- Cave 5 is group of six caves: a tunnel that leads to a big room full of empty bottles, another smaller hole leading to the insides of the cliff, a hole that you can crawl through to the other side of a part of a cliff, and several narrow cracks. One of narrow cracks has a motorcycle helmet stuck in it: N 1.25865848° E 103.80745343°
- Cave 6 has a partially dirt roof, and sits next to the easternmost military tower: N 1.25928590° E 103.80681097°
- Cave 7 starts out with partially man-made front wall, but splits then into two natural tunnels with nice sand floor. This cave is next to the westernmost military tower. N 1.25982392° E 103.80675164°
- Triangle stone in front of the cliff: N 1.25841976° E 103.80765166°
More pictures, first from our after caving at the Shangri-La:
More pictures, first from our after caving at the Shangri-La:
Photos and videos (c) 2017 by Tero Kivinen, Jari Arkko, Paul Wouters and Yu Cheng. All rights reserved. The song "Time Passing By" by Audionautix is licensed under a Creative Commons Attribution license (https://creativecommons.org/licenses/by/4.0/).
This blog article has also been published at TGR. Tämä blogiartikkeli on julkaistu myös suomeksi Relaassa. Our exploration was inspired by this and this article about the Sentosa caves.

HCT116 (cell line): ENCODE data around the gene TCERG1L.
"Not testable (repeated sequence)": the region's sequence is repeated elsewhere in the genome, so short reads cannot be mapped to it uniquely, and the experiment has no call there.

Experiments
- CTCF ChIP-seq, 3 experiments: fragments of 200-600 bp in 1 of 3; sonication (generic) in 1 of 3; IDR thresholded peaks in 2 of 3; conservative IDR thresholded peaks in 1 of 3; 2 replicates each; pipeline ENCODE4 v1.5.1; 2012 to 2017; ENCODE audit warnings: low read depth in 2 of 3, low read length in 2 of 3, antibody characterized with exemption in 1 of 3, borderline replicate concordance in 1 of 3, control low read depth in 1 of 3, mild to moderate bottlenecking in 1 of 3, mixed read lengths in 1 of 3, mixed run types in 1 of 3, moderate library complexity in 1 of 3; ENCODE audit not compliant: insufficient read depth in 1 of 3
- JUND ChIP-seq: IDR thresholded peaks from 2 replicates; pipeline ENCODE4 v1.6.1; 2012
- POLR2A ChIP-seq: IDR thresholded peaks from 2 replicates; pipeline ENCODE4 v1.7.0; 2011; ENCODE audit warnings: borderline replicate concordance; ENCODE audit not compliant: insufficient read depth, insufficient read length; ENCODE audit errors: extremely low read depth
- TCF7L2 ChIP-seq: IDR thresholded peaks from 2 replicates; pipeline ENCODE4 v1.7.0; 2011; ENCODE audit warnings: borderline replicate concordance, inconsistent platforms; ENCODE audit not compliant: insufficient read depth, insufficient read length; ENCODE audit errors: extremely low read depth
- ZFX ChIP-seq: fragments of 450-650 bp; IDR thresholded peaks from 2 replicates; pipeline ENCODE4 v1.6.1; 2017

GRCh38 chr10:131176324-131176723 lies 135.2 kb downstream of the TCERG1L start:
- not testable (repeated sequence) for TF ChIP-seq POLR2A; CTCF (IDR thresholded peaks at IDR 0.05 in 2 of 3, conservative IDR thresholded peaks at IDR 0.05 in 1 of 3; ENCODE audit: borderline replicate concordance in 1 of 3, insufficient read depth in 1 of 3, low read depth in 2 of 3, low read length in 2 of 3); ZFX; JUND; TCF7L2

Saturday, November 11, 2017
I arrived... and needed a sauna. Or at least an excuse to completing that document. Actually, I really needed a sauna to wash off travel and to warm me up from the freezing aircon climate.
So I went to the sauna at Swissotel the Stamford, Singapore. The spa area, Willow Stream, is incidentally on the linked, co-operating Fairmont side.
Unfortunately, the proper sauna was closed. I was able to visit the steam room and hot pool though, but even they will be closed for almost a week. Grr.
Photos (c) 2017 by Jari Arkko. All rights reserved. More sauna stories at Saunablogger.cool.
Sunday, November 5, 2017
Today's exercise was to visit the Jolkby and Lindal bunkers near Kirkkonummi center. The designation "Command Bunker" promised much, but unfortunately, we could not get in. Digging might help, but while the tunnel started promisingly, it ended in dirt and a big stone. But we were able to enter the one in Lindal!
The command bunker is massive. I measured 11 by 12 meters, looking at the air ducts, entrance holes, and gun opening. And, I think this is the type that is two stories, so we're talking about 200 square meters of bunker space... quite possibly never visited after 1956. It would be interesting to dig the tunnel through and see what's inside. Scary perhaps.
But I actually wonder about the "command bunker" designation. Everything we've seen points to a ZIF-25 type bunker, similar to the one we saw in Degerby and in Masala. There's certainly a gun hole. So how come this would be a "command" bunker? But perhaps there was merely some communications equipment somewhere.
All in all, would be fun to get to explore what's inside. The bunker looks intact, but of course we don't know if the insides have been blow, it is possible. So far we have not found a single ZIF-25 or large bunker intact.